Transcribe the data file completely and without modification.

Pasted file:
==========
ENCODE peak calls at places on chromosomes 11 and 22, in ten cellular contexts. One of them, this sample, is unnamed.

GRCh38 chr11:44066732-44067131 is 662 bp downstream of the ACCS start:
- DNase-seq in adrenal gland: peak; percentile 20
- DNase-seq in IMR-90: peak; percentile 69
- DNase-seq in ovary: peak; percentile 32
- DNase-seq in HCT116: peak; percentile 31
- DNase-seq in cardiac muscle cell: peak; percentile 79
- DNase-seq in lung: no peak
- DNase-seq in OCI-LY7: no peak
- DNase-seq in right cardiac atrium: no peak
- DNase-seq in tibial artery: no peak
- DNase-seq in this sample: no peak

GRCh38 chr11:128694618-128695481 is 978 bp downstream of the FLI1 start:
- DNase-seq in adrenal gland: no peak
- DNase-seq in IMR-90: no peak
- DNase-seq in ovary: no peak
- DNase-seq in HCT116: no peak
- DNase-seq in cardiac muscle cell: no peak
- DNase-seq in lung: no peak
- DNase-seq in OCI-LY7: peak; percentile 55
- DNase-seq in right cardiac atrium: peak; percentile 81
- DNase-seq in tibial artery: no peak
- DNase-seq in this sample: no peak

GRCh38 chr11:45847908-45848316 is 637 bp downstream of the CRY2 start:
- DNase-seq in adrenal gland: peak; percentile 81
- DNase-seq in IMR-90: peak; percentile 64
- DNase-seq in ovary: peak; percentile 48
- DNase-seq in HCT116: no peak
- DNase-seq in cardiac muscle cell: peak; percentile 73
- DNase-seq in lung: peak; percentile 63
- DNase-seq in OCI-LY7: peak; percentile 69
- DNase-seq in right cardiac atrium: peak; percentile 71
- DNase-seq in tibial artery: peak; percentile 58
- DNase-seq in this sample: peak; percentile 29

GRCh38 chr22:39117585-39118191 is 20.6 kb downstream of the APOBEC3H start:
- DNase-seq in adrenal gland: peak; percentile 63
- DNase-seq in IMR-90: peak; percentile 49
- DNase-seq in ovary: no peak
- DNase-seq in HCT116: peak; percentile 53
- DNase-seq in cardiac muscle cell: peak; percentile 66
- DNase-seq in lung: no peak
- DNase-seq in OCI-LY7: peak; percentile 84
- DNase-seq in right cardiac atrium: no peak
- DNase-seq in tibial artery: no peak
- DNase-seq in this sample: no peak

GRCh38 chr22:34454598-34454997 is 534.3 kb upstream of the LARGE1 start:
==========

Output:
ENCODE peak calls at places on chromosomes 11 and 22, in ten cellular contexts. One of them, this sample, is unnamed.

GRCh38 chr11:44066732-44067131 is 662 bp downstream of the ACCS start:
- DNase-seq in adrenal gland: peak; percentile 20
- DNase-seq in IMR-90: peak; percentile 69
- DNase-seq in ovary: peak; percentile 32
- DNase-seq in HCT116: peak; percentile 31
- DNase-seq in cardiac muscle cell: peak; percentile 79
- DNase-seq in lung: no peak
- DNase-seq in OCI-LY7: no peak
- DNase-seq in right cardiac atrium: no peak
- DNase-seq in tibial artery: no peak
- DNase-seq in this sample: no peak

GRCh38 chr11:128694618-128695481 is 978 bp downstream of the FLI1 start:
- DNase-seq in adrenal gland: no peak
- DNase-seq in IMR-90: no peak
- DNase-seq in ovary: no peak
- DNase-seq in HCT116: no peak
- DNase-seq in cardiac muscle cell: no peak
- DNase-seq in lung: no peak
- DNase-seq in OCI-LY7: peak; percentile 55
- DNase-seq in right cardiac atrium: peak; percentile 81
- DNase-seq in tibial artery: no peak
- DNase-seq in this sample: no peak

GRCh38 chr11:45847908-45848316 is 637 bp downstream of the CRY2 start:
- DNase-seq in adrenal gland: peak; percentile 81
- DNase-seq in IMR-90: peak; percentile 64
- DNase-seq in ovary: peak; percentile 48
- DNase-seq in HCT116: no peak
- DNase-seq in cardiac muscle cell: peak; percentile 73
- DNase-seq in lung: peak; percentile 63
- DNase-seq in OCI-LY7: peak; percentile 69
- DNase-seq in right cardiac atrium: peak; percentile 71
- DNase-seq in tibial artery: peak; percentile 58
- DNase-seq in this sample: peak; percentile 29

GRCh38 chr22:39117585-39118191 is 20.6 kb downstream of the APOBEC3H start:
- DNase-seq in adrenal gland: peak; percentile 63
- DNase-seq in IMR-90: peak; percentile 49
- DNase-seq in ovary: no peak
- DNase-seq in HCT116: peak; percentile 53
- DNase-seq in cardiac muscle cell: peak; percentile 66
- DNase-seq in lung: no peak
- DNase-seq in OCI-LY7: peak; percentile 84
- DNase-seq in right cardiac atrium: no peak
- DNase-seq in tibial artery: no peak
- DNase-seq in this sample: no peak

GRCh38 chr22:34454598-34454997 is 534.3 kb upstream of the LARGE1 start: